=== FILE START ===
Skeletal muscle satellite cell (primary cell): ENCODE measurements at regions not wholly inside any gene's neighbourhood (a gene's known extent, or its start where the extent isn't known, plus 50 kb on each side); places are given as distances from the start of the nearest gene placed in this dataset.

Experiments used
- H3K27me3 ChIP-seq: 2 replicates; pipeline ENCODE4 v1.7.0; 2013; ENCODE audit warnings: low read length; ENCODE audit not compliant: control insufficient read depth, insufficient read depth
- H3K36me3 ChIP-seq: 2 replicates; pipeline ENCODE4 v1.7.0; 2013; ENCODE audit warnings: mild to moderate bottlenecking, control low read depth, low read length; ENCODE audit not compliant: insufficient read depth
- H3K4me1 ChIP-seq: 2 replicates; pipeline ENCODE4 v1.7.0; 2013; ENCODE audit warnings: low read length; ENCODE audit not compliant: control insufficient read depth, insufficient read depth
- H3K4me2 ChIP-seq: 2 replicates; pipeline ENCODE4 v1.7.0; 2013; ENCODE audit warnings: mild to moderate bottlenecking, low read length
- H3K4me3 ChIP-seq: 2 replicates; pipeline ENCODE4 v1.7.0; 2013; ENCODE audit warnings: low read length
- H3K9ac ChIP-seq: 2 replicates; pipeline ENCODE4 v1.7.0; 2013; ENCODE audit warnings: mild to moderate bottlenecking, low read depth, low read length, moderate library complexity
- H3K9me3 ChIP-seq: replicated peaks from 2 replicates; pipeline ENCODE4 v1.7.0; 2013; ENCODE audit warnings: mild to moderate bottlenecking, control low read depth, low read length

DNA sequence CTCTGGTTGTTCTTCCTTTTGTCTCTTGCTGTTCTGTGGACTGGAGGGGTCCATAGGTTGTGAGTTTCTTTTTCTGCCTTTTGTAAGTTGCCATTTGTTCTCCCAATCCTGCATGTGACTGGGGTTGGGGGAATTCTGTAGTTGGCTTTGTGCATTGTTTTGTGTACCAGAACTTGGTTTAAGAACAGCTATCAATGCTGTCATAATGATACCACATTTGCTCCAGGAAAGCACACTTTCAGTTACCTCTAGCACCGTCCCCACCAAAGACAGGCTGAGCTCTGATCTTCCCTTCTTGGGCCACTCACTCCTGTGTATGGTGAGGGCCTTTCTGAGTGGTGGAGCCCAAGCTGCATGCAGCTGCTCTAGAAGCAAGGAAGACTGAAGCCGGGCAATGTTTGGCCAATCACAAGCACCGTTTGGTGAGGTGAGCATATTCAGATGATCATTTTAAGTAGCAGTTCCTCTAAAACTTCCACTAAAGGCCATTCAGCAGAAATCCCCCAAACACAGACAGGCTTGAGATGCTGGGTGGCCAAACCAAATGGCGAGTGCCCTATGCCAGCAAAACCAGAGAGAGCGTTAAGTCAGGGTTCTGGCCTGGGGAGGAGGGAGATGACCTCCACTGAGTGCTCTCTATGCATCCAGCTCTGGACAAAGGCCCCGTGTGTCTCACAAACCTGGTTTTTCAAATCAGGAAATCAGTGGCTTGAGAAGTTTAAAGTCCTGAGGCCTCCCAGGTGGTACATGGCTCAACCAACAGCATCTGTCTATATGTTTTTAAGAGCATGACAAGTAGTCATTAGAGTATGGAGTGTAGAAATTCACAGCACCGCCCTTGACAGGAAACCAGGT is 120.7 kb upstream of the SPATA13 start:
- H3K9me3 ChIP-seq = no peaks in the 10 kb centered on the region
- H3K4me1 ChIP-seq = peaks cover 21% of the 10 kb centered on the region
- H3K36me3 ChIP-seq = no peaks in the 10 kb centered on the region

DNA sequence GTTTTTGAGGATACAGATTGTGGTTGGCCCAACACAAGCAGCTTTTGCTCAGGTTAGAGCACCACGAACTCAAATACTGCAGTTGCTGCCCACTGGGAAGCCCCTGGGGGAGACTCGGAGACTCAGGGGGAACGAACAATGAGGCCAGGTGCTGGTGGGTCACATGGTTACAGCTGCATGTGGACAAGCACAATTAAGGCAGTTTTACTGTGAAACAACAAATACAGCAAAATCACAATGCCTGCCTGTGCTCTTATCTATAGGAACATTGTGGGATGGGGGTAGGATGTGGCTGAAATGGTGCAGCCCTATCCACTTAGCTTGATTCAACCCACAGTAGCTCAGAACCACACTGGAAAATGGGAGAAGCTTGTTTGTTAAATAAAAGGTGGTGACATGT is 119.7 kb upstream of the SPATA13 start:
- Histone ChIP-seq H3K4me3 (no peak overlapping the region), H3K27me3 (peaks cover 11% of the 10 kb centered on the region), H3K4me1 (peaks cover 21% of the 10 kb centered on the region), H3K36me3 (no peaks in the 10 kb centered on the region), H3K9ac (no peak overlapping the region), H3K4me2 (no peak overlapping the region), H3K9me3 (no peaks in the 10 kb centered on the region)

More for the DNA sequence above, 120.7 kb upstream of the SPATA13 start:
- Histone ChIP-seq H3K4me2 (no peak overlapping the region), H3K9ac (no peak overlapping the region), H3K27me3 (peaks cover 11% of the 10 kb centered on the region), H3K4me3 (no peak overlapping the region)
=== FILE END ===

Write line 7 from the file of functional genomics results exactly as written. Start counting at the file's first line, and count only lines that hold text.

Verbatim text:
- H3K4me3 ChIP-seq: 2 replicates; pipeline ENCODE4 v1.7.0; 2013; ENCODE audit warnings: low read length